We’ve all heard of Impostor Syndrome–where you don’t feel like you’re good enough for the level of responsibility you have. But, an article from Laura Bergells, Impostor Syndrome is not the problem. Expert Syndrome is caught my eye. Bergells writes:
It turns out, Expert Syndrome isn’t even real. It seems I made the term up in a fit of pique. Expert Syndrome doesn’t even have a Wikipedia entry. Instead, it’s called the Dunning-Kruger Effect.
That’s not phrase parity. I’m gonna continue to call it Expert Syndrome, by cracky.
Because no offense to Dunning or Kruger, but people instantly know what I mean when I say Expert Syndrome. You see it everywhere.
If someone with Expert Syndrome browses an article about a topic, they feel they’ve earned a Ph.D. on the subject. If they do an hour’s worth of mediocre work, they update their resume with their accomplishments — then alert the media. They might be tone-deaf, but they believe they can win American Idol.
This is a serious problem in our society. So many people out there are claiming to be experts when they aren’t anywhere near to expert status.
To keep reading, click here: Forget Imposter Syndrome, It’s Expert Syndrome that Should Scare You
10 thoughts on “Forget Imposter Syndrome, It’s Expert Syndrome that Should Scare You”
Probably a mandatory precondition for being a consultant. But I’ll double check.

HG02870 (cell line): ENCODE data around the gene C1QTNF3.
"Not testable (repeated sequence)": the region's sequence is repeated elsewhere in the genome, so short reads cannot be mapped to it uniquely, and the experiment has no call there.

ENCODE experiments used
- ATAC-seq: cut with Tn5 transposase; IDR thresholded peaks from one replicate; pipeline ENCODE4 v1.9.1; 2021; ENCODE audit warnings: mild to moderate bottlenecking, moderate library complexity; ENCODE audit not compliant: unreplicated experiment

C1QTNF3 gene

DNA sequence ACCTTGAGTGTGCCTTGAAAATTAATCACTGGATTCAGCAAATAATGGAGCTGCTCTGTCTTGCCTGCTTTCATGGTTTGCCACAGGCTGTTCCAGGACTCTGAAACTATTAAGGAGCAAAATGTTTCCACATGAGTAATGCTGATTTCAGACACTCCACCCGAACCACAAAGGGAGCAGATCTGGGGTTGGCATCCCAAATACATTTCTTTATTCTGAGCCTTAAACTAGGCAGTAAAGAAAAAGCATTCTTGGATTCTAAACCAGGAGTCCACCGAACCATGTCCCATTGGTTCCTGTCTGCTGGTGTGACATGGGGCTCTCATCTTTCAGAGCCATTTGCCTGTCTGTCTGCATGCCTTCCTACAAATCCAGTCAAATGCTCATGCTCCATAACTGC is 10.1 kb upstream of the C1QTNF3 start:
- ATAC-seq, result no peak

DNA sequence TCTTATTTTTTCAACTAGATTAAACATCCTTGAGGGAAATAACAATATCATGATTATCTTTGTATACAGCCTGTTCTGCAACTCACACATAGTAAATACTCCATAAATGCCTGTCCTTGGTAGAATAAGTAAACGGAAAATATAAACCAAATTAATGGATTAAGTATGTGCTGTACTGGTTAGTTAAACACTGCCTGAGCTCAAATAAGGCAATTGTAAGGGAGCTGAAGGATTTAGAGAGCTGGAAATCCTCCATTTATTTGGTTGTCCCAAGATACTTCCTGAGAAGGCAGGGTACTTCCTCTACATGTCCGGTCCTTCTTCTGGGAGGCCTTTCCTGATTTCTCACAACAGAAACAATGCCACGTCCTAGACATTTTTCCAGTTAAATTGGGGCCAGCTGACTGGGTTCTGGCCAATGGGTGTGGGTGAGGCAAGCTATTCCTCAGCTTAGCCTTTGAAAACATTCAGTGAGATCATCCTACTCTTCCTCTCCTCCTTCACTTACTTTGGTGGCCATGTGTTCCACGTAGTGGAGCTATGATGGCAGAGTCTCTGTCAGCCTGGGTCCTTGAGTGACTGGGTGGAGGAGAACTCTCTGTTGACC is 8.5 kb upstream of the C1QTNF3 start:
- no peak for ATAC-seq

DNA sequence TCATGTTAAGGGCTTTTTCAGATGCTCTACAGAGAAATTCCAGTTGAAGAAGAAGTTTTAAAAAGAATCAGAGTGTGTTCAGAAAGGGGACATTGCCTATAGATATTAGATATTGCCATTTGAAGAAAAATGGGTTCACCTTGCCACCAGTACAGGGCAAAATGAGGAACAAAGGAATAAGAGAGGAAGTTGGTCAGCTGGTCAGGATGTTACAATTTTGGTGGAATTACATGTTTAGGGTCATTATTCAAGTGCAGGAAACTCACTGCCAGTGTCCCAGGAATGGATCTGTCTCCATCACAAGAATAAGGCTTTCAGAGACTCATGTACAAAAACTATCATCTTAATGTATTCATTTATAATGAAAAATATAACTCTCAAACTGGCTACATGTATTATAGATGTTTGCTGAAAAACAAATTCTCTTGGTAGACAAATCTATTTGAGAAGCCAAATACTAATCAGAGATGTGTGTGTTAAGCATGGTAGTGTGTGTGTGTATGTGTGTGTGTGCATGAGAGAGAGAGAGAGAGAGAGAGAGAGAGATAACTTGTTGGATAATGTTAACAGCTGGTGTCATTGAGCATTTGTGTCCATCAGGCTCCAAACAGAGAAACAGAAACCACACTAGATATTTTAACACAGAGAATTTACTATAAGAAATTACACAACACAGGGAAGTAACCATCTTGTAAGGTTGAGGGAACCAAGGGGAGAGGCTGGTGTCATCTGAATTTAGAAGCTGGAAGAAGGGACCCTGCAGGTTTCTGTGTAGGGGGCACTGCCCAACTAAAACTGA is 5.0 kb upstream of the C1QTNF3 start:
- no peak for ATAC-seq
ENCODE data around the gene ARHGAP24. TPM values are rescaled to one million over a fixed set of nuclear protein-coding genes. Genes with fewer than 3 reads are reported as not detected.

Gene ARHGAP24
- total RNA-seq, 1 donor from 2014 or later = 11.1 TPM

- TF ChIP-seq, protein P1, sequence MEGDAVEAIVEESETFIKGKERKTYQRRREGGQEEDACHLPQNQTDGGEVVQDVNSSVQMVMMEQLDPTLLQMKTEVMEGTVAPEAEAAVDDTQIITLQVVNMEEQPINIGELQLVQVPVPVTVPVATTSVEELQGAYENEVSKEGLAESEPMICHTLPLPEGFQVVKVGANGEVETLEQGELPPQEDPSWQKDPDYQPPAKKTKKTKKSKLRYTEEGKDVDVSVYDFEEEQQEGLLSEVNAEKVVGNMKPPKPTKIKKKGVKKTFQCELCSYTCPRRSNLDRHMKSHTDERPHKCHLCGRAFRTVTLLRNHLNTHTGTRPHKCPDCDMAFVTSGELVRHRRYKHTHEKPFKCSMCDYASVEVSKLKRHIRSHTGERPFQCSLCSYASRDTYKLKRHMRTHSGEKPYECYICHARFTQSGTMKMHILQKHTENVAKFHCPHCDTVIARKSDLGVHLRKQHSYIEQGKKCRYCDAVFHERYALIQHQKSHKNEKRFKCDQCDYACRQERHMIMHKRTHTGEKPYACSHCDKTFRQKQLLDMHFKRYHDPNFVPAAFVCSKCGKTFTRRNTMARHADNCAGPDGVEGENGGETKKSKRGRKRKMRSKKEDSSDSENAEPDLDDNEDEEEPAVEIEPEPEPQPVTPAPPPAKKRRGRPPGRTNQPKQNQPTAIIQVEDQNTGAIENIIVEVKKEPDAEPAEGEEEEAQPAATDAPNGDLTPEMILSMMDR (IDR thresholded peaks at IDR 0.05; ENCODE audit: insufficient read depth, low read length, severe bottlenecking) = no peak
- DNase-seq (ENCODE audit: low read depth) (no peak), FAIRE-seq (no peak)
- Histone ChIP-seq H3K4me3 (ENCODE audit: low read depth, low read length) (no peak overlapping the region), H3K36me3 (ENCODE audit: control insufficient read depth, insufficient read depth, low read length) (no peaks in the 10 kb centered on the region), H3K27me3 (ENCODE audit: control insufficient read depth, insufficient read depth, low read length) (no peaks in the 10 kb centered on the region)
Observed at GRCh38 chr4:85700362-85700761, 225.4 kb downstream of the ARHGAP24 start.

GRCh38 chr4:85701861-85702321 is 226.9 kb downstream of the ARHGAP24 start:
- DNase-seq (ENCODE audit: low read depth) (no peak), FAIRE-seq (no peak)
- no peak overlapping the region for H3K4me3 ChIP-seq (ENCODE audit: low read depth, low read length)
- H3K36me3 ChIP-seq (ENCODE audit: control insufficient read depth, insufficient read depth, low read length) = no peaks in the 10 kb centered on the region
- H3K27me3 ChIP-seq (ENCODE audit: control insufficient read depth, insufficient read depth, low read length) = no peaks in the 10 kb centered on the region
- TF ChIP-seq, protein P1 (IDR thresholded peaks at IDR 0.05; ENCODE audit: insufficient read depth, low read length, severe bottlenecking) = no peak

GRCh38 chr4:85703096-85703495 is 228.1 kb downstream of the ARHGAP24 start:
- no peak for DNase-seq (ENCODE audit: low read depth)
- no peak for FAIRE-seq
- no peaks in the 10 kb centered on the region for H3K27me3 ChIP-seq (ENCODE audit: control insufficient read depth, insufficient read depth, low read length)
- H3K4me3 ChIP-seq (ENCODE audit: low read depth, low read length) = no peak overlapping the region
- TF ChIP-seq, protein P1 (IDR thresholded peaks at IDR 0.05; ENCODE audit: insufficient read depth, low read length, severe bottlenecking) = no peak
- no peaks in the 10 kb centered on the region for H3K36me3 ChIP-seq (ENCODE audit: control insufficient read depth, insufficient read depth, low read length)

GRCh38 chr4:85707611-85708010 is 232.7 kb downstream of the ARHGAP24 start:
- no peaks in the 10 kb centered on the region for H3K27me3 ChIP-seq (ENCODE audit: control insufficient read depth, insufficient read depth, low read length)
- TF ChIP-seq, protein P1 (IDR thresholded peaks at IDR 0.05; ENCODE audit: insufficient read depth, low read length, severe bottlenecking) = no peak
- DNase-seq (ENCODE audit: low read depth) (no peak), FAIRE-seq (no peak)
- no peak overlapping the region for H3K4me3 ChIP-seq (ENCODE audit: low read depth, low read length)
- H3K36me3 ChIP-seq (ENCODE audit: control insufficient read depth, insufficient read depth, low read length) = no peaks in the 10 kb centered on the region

I wonder if Expert Syndrome is more common among men than women?
I had a brother-in-law who suffered from Expert Syndrome. One time I asked him for driving directions. He confidently reeled them off, and I promptly got lost.
How dare you generalize to the claim that one gender is better than another!
But yes, I think you are probably right.
The only thing that I am going to claim as having an Expert Syndrome is that reading leads to creative thinking. You may not agree with everyone but reading makes you a better listener to whole presentation.
Shouldn’t “They (often) acknowledge there isn’t total consensus” be “they don’t” or “never”…?
I can actually claim to be an expert and I have the PhD to prove it. However my area of expertise is very well defined and it took four years of primary research in that subject area, along with a team of advisors, to become that expert. I don’t claim to be an expert in other areas.
I don’t understand how anyone can claim to be an Expert when they are not in the Information Age. It’s way to easy for everyone else to whip out their phones, look up your claim and find ample reliable sources to either confirm or deny it.
Yet people do it all the time. And other people fall for it all the time and rely on lousy “guidance.”
What about when you are an expert and your expertise is spurned? Is it always the approach? I had a request for access to information answered with: “Explain what info is for and what it does.” After providing abbreviated detail and offering my assistance with learning more about the info, my response was met with: “I know this information and how to use it.” Then, I’m stumped why the initial question asked for an explanation of its use and what it does. Thoughts? I can leave off offer to assist – I thought that was a professional courtesy to be available to help a co-worker learn more about the business…
Oh, i have been there so many times! What worked with me is offering my insights to them and leave it at that. It’s my job to provide expertise and assistance. It’s theirs to listen and apply. If they won’t do their job, I can’t do it for them.
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